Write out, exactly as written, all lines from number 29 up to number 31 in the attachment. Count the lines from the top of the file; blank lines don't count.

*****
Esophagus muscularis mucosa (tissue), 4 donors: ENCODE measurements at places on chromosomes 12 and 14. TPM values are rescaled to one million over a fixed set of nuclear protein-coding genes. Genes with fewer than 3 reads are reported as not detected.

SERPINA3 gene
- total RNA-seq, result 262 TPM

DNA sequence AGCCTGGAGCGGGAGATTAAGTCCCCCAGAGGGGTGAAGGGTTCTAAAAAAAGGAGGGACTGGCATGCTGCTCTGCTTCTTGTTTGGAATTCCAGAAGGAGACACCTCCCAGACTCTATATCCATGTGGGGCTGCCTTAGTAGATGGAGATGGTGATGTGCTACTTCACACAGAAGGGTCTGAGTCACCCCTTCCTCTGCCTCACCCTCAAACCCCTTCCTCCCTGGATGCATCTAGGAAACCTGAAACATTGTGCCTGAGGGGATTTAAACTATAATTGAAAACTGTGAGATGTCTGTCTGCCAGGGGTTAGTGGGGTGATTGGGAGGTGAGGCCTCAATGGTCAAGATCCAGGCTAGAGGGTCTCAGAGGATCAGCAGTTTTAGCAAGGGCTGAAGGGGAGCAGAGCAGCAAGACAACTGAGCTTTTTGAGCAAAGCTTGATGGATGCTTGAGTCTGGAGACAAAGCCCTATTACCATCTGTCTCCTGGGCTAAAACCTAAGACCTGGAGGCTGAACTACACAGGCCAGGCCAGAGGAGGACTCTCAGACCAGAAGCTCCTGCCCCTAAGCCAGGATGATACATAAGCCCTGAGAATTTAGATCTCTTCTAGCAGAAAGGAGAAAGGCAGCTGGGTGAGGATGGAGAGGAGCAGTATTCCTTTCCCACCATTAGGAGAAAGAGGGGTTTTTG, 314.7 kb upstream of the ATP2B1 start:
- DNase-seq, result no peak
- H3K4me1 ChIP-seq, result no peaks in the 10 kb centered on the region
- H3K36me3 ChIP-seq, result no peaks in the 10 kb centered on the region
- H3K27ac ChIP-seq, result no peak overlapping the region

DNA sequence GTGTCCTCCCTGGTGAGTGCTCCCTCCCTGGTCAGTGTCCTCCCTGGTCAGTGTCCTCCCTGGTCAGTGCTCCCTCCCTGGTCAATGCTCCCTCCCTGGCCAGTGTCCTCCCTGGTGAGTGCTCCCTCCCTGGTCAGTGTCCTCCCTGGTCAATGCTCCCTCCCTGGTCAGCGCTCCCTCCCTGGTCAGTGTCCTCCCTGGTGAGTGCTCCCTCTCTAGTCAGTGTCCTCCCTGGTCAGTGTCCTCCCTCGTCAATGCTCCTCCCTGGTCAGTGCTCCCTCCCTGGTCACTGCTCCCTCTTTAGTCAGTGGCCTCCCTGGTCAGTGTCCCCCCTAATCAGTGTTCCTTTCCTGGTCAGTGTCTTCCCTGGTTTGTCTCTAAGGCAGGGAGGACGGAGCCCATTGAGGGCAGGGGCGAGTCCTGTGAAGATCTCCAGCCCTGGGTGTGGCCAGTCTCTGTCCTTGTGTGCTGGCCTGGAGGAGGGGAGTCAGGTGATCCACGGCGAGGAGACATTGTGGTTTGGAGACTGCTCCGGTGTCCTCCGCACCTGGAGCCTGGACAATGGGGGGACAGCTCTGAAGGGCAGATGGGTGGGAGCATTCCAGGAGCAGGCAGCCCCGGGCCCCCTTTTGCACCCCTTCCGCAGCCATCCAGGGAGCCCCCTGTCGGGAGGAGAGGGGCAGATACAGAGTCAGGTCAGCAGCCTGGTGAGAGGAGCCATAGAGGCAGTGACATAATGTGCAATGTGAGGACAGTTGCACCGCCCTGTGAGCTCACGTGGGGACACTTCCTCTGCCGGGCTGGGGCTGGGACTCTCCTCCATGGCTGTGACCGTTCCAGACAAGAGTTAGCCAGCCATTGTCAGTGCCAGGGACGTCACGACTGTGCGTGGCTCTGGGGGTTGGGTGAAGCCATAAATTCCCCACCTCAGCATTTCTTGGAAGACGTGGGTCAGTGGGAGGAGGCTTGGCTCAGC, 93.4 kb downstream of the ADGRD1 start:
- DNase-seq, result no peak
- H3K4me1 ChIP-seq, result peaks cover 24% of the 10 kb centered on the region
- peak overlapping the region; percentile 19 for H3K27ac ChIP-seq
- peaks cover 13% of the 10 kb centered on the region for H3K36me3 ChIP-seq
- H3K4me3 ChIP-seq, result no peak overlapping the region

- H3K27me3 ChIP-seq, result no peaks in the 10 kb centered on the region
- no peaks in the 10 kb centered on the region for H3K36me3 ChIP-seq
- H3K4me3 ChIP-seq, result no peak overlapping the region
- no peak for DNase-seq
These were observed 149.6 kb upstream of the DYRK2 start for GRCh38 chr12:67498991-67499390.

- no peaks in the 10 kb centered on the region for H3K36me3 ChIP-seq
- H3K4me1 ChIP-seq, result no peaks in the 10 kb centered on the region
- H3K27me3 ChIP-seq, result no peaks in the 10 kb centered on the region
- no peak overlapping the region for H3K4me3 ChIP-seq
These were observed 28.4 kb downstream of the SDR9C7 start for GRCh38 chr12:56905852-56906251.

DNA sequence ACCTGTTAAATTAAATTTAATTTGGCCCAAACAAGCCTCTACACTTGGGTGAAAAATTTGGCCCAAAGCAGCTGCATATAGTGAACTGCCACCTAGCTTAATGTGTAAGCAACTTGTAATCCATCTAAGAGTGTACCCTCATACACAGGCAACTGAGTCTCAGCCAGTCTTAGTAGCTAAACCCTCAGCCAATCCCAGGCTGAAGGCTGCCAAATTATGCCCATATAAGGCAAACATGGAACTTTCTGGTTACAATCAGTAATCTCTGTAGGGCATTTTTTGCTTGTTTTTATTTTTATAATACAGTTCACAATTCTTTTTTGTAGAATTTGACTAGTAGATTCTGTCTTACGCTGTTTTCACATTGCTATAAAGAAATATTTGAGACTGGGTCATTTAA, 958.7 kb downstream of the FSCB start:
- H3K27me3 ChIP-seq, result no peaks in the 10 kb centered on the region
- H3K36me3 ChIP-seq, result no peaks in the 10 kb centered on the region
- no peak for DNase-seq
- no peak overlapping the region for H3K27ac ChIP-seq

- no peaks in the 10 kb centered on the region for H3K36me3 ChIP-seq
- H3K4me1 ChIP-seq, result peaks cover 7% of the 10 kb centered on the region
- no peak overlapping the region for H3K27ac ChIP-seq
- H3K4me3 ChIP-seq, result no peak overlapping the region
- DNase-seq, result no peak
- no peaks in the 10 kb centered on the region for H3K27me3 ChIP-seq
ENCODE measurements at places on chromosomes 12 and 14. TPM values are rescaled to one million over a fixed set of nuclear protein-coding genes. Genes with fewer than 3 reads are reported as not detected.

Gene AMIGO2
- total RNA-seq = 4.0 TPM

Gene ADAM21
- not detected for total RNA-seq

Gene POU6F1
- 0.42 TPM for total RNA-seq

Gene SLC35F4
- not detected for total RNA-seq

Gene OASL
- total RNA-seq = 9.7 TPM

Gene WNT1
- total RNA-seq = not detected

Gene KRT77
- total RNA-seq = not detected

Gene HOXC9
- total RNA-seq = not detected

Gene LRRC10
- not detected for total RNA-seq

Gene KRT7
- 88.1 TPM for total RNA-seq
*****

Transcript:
- no peak overlapping the region for H3K27ac ChIP-seq

- no peaks in the 10 kb centered on the region for H3K36me3 ChIP-seq
- H3K4me1 ChIP-seq, result peaks cover 7% of the 10 kb centered on the region